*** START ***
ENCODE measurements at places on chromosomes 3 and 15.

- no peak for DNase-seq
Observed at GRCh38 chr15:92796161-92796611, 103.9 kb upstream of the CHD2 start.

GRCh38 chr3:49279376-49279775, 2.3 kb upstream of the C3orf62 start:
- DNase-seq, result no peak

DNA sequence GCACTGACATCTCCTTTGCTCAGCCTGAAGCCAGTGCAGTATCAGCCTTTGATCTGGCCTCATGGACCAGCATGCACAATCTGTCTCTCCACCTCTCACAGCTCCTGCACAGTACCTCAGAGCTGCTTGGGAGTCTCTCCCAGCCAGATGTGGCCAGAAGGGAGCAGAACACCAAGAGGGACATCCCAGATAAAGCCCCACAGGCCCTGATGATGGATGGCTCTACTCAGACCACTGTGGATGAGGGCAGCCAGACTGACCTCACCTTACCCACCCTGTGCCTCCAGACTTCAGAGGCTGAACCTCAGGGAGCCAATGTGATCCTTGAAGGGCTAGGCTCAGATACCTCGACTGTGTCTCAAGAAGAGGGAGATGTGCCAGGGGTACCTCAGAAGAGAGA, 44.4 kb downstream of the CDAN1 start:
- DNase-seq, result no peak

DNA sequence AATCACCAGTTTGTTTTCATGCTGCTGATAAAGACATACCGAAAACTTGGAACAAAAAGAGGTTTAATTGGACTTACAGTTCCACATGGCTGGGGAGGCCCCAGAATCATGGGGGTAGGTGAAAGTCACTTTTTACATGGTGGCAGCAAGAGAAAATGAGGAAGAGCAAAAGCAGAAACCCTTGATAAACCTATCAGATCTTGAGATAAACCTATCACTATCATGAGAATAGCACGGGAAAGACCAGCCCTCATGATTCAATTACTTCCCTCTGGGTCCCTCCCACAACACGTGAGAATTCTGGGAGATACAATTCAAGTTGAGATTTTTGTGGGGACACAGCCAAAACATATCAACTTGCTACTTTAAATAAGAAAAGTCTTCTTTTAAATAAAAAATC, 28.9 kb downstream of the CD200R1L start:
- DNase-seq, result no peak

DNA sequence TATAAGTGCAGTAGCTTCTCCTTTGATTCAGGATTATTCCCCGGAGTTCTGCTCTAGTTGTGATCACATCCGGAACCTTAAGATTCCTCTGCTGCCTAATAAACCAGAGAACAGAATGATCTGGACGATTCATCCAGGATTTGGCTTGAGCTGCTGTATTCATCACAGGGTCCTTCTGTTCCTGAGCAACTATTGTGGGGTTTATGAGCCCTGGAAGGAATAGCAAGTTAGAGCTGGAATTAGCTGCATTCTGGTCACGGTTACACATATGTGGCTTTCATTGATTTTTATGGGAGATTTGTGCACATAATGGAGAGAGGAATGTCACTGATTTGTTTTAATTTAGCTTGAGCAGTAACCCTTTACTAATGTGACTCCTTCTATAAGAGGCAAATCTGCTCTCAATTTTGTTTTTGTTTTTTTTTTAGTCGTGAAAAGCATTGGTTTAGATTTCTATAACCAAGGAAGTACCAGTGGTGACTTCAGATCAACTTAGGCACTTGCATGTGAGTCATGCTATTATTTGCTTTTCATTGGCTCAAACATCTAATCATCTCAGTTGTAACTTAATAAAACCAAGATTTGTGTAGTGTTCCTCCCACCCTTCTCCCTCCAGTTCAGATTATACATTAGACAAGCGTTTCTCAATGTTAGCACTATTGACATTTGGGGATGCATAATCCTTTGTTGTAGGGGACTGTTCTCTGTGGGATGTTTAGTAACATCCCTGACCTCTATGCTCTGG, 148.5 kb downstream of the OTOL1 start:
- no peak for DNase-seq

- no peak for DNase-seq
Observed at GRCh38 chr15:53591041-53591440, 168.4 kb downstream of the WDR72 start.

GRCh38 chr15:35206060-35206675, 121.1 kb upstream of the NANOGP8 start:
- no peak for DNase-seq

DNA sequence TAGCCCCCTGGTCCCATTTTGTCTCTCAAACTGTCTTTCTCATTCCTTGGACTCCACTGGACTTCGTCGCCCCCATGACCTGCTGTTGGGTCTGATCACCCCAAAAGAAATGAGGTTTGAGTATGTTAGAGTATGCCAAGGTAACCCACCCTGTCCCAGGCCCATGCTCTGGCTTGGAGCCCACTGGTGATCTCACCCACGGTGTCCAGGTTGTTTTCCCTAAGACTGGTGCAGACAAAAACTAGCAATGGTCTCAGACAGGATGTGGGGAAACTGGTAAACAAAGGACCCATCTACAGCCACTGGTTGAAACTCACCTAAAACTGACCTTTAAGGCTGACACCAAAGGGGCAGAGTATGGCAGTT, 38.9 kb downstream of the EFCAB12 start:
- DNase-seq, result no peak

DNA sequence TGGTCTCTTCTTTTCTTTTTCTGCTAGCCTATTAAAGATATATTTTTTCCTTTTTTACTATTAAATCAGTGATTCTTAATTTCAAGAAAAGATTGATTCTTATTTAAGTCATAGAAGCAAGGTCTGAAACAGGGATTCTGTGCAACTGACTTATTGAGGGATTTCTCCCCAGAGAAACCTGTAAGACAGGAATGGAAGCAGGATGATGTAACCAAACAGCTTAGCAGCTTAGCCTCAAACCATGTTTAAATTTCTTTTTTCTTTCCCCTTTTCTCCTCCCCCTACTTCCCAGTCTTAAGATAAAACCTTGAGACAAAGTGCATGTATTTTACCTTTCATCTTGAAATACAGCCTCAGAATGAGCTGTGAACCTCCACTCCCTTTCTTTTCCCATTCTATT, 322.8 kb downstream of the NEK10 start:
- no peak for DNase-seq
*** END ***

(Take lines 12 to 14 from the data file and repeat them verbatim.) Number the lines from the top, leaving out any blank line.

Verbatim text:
- no peak for DNase-seq
Observed at GRCh38 chr15:53591041-53591440, 168.4 kb downstream of the WDR72 start.

GRCh38 chr15:35206060-35206675, 121.1 kb upstream of the NANOGP8 start: